Focus grows on CPEC’s Negative Impact on Pakistan

For the last few years, every government in Pakistan has waxed eloquently on how the China Pakistan Economic Corridor (CPEC) will solve all of Pakistan’s economic problems. Five years later, what we see is a worsening economy and the coming to light of certain provisions of CPEC that demonstrate our worst fears: that BRI is not “purely an economic project with peaceful intent” but that through CPEC China seeks to achieve its “military ambitions.”

According to a recent report in the New York Times “China’s biggest projects in Pakistan had clear strategic implications. A Chinese-built seaport and special economic zone in the Pakistani town of Gwadar is rooted in trade, giving China a quicker route to get goods to the Arabian Sea. But it also gives Beijing a strategic card to play against India and the United States if tensions worsen to the point of naval blockades as the two powers increasingly confront each other at sea.”

Further, “a less scrutinized component of Belt and Road is the central role Pakistan plays in China’s Beidou satellite navigation system. Pakistan is the only other country that has been granted access to the system’s military service, allowing more precise guidance for missiles, ships and aircraft. The cooperation is meant to be a blueprint for Beidou’s expansion to other Belt and Road nations, however, ostensibly ending its clients’ reliance on the American military-run GPS network that Chinese officials fear is monitored and manipulated by the United States.”

Furthermore, “Military analysts predict that China could use Gwadar to expand the naval footprint of its attack submarines, after agreeing in 2015 to sell eight submarines to Pakistan in a deal worth up to $6 billion. China could use the equipment it sells to the South Asian country to refuel its own submarines, extending its navy’s global reach.”

According to the New York Times report, “Pakistan already builds Chinese-designed JF-17 fighter jets, like this one. Under a secret proposal, Pakistan would also cooperate with China to build a new generation of fighters. According to the undisclosed proposal drawn up by the Pakistani Air Force and Chinese officials at the start of the year, a special economic zone under CPEC would be created in Pakistan to produce a new generation of fighter jets. For the first time, navigation systems, radar systems and onboard weapons would be built jointly by the countries at factories in Pakistan. The proposal, confirmed by officials at the Ministry of Planning and Development, would expand China and Pakistan’s current cooperation on the JF-17 fighter jet, which is assembled at Pakistan’s military-run Kamra Aeronautical Complex in Punjab Province. The Chinese-designed jets have given Pakistan an alternative to the American-built F-16 fighters that have become more difficult to obtain as Islamabad’s relationship with Washington frays.”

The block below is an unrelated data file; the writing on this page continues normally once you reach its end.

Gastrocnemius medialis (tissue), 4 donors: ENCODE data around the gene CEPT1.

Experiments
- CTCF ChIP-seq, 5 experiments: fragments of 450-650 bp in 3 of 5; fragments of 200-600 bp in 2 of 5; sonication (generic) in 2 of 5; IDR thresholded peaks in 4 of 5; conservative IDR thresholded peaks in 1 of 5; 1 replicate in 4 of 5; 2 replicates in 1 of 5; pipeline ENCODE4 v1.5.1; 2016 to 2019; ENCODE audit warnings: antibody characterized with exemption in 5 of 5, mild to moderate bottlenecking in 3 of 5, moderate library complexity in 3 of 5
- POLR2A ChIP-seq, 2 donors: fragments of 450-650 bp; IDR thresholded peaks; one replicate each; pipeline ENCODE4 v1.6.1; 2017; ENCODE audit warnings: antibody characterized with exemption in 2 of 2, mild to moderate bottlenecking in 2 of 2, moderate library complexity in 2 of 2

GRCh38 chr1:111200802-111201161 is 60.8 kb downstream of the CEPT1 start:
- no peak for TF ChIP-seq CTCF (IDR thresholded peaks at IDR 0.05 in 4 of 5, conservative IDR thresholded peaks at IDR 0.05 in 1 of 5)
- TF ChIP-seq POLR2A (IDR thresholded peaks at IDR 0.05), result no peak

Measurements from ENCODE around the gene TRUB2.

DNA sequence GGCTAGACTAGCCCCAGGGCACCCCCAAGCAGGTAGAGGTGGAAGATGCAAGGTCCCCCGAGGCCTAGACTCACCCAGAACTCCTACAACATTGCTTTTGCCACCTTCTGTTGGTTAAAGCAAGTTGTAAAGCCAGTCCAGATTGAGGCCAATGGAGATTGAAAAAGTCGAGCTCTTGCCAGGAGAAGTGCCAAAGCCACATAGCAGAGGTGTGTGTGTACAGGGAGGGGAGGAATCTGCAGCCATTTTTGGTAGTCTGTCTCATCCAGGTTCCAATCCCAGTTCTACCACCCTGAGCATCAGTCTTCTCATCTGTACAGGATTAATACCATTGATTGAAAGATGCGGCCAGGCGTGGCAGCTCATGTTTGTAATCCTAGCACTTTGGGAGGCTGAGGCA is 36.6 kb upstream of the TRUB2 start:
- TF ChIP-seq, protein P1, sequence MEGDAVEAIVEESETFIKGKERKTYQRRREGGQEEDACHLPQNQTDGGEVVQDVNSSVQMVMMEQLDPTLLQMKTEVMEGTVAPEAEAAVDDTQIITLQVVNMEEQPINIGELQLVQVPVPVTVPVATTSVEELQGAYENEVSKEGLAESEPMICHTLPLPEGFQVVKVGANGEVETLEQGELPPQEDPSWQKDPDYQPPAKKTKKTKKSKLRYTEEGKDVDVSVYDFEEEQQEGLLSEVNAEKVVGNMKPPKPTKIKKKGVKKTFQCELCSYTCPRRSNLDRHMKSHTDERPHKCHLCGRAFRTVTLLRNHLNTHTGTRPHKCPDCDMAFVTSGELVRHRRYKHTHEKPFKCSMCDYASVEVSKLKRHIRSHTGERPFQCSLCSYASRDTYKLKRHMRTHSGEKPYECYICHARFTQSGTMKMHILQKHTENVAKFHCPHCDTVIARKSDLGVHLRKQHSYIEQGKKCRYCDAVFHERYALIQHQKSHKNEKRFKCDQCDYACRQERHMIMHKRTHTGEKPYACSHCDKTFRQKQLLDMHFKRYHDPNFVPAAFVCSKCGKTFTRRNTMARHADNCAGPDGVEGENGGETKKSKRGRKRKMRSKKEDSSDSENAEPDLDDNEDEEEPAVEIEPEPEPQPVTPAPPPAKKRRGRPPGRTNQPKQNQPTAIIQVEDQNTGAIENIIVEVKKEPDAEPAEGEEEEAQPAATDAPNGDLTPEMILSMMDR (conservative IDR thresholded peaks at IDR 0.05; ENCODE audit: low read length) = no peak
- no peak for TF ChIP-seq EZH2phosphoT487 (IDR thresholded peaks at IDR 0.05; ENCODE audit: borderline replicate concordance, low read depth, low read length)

Finally, “Pakistan’s first debt repayments to China are set for next year, starting at about $300 million and gradually increasing to reach about $3.2 billion by 2026, according to officials. And Pakistan is already having trouble paying what it owes to Chinese companies.

The recently concluded meeting of progressive Pakistanis, the Saath Forum, passed a resolution on CPEC: “The participants of this Forum note with concern that the terms of agreement of China Pakistan Economic Corridor suffer from utter lack of transparency and open debate in the Parliament and media. The Forum, thus, demands that all bilateral and multilateral economic, political or other agreements that the government of Pakistan becomes party to, and all federal projects must ensure full transparency and equitable distribution of benefits that should be shared by all the federating units and territories.It is also a matter of grave concern that many CPEC related development projects are resulting in drastic changes in demography in Gilgit, Gawadar and other Baloch areas. There have been instances of forced migration especially from Dasht area of Balochistan under the garb of security to the CPEC corridor. In Gilgit, entire valleys are being vacated for the use of Chinese professionals working on the corridor. In Sindh, the Thar Coal project is producing extremely hazardous effects on the environment, climate change and health of the people. There needs to be a thorough environmental impact assessment of all these projects.The Forum demands that rights of all peoples be fully respected over the natural resources and wealth of the province. The government should ensure the inclusion of all communities and stakeholders in the decision-making regarding projects under China Pakistan Economic Corridor (CEPC).The Forum draws the attention of the parliament to China’s debt-trap diplomacy that it has long been employing while lending to developing nations especially in Africa and Sri Lanka. This policy has invariably brought suffering to the economy and peoples of these regions without being able to uplift the economic status of the people. The Forum urges the parliament and the government to meticulously safeguard Pakistani resources and people’s rights while agreeing to any arrangement with China.”

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